Cab drivers are forever calling me and whispering sweet nothings in my ear. Sweet nothings like, "Drop dead." Or, in their more rational moments, "How come you don't like cab drivers?"

I always reply that I have nothing against cab drivers generally. But I have plenty against bad ones. And sadly, despite all the public outcry, there are still far too many bad drivers on the streets.

But there are good ones, too -- lots of good ones. What follows is a bouquet aimed at A. L. Baldwin. He isn't just a good one. He's a terrific one.

Brother Baldwin earned his bunch of roses for bailing Dorothy Clark of Arlington out of trouble. Dorothy was trying to drive from her home to an appointment in Cheverly. She figured the best way to get there was to take the Southwest Freeway, get off at I-395 north and follow it past the Capitol to New York Avenue.

But that maneuver is easier described than accomplished. Confused by the rush of exit signs advertising C Street, Massachusetts Avenue and who knows what else, Dorothy got off 395, and soon discovered herself hopelessly lost.

At a red light two blocks from the Capitol, she pulled alongside A. L. Baldwin's cab and asked him where New York Avenue was. Baldwin asked where she was trying to go. "Cheverly," Dorothy said. "Follow me," Baldwin said.

For the next 15 minutes, on his own time, for free, Baldwin shepherded Dorothy the length of New York Avenue, all the way to Cheverly. That is what the great phrasemaker had in mind when he invented the expression, "Above and beyond the call."

But not all is sweetness and gumdrops in the Baldwin story. Before she called me, Dorothy phoned Mayor Barry's office to see how she should go about recommending Baldwin for a meritorious conduct citation.

One of the Mayor's aides cheerily gave Dorothy the phone number of the D.C. Cab Commission.

Dorothy called it.

Wrong number.

A lot of people think that all they need to do is to tell a journalist about a wrong and, poof, it will magically become a right. 'Tain't so simple, my friends, as the story of Bruce Rummel proves.

Bruce called the other day to tell me about a very strange phone call he had gotten at his home in Reston. Without identifying herself, the caller said to Bruce: "We're bringing our records up to date for the fire department." The caller went on to ask if Bruce really lived at such-and-such an address and had such-and-such a phone number.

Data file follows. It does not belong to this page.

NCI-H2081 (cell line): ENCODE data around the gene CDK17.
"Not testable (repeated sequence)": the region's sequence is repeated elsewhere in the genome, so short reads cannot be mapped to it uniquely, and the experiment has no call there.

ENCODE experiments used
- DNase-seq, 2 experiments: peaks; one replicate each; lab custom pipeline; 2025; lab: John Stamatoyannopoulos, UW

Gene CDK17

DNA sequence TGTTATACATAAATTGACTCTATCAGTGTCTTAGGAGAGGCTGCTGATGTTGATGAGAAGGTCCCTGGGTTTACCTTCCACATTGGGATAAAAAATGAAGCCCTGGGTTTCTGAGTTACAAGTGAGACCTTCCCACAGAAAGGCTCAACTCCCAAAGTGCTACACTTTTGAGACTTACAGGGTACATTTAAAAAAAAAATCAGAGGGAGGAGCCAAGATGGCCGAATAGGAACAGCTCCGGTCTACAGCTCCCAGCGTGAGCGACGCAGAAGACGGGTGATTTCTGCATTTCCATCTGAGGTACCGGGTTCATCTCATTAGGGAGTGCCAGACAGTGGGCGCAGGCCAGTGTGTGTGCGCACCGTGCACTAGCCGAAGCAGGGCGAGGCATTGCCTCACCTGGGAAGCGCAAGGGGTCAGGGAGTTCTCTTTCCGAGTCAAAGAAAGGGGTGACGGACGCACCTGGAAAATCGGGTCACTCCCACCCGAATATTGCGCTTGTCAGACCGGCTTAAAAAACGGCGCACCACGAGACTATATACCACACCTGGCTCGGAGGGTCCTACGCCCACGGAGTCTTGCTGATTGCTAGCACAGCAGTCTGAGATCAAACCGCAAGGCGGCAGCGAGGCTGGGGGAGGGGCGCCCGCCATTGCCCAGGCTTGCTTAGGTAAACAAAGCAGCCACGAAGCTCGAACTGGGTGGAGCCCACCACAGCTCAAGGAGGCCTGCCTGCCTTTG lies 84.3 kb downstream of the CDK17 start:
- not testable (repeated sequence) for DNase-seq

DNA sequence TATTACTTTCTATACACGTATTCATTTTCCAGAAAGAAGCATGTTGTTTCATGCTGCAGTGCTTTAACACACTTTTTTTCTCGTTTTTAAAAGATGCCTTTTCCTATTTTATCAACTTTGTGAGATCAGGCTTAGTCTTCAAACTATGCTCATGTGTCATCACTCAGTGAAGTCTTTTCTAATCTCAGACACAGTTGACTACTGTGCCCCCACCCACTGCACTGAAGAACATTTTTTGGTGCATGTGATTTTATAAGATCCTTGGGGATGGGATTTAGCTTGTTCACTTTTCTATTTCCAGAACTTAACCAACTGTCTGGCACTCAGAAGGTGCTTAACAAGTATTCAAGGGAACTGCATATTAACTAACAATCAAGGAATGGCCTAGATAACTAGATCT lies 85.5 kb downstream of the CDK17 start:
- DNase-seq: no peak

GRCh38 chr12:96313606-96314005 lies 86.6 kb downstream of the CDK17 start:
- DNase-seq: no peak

Bruce thought this was a little odd, so he asked the caller if she worked for the fire department. Only then did she admit that she worked for Hanes Directory -- compilers of crisscross address and phone directories in the D.C. area since 1928.

Bruce thought this was pretty sneaky of the Hanes rep. I agreed, and told him I'd check into it.

Hanes vice president Jim McGeorge put a pin in Bruce's balloon pretty quickly. When a Hanes rep calls to verify a phone number and an address, "the first thing they do is identify themselves," Jim said. "We would never do anything like" what Bruce described, Jim insisted. "It would cause a lot of people problems," he said.

Now, I don't have any reason to doubt what Jim McGeorge says. But I have no reason to doubt what Bruce Rummel says, either.

So what really happened here? I'd guess it was one of two things.

As Jim suggested, Bruce may have misheard the caller. It may have been a fire department employe calling to update her station's copy of the Hanes Directory. The other possibility is that the Hanes rep was too lazy or too forgetful to follow the established Hanes procedure of identifying herself.

But there is no way to prove which scenario is accurate, or if either is. So Bruce is left without any satisfaction. I wish that journalism could have settled this one. But that, gentle reader, is the ambiguous course my business so often follows.


Three days to go in our annual fund-raising campaign, and this typist is still pinning and needling. Will we make our goal? As you can see, we're close. As you can also see, a gift from you would make a difference. Please help 1,200 underprivileged Washington-area children learn about the great outdoors this summer. Here's how:


Make a check or money order payable to Send a Kid to Camp, and mail it to Bob Levey, The Washington Post, Washington, D.C., 20071.


In hand as of July 24: $188,156.90.

Our goal: $220,000.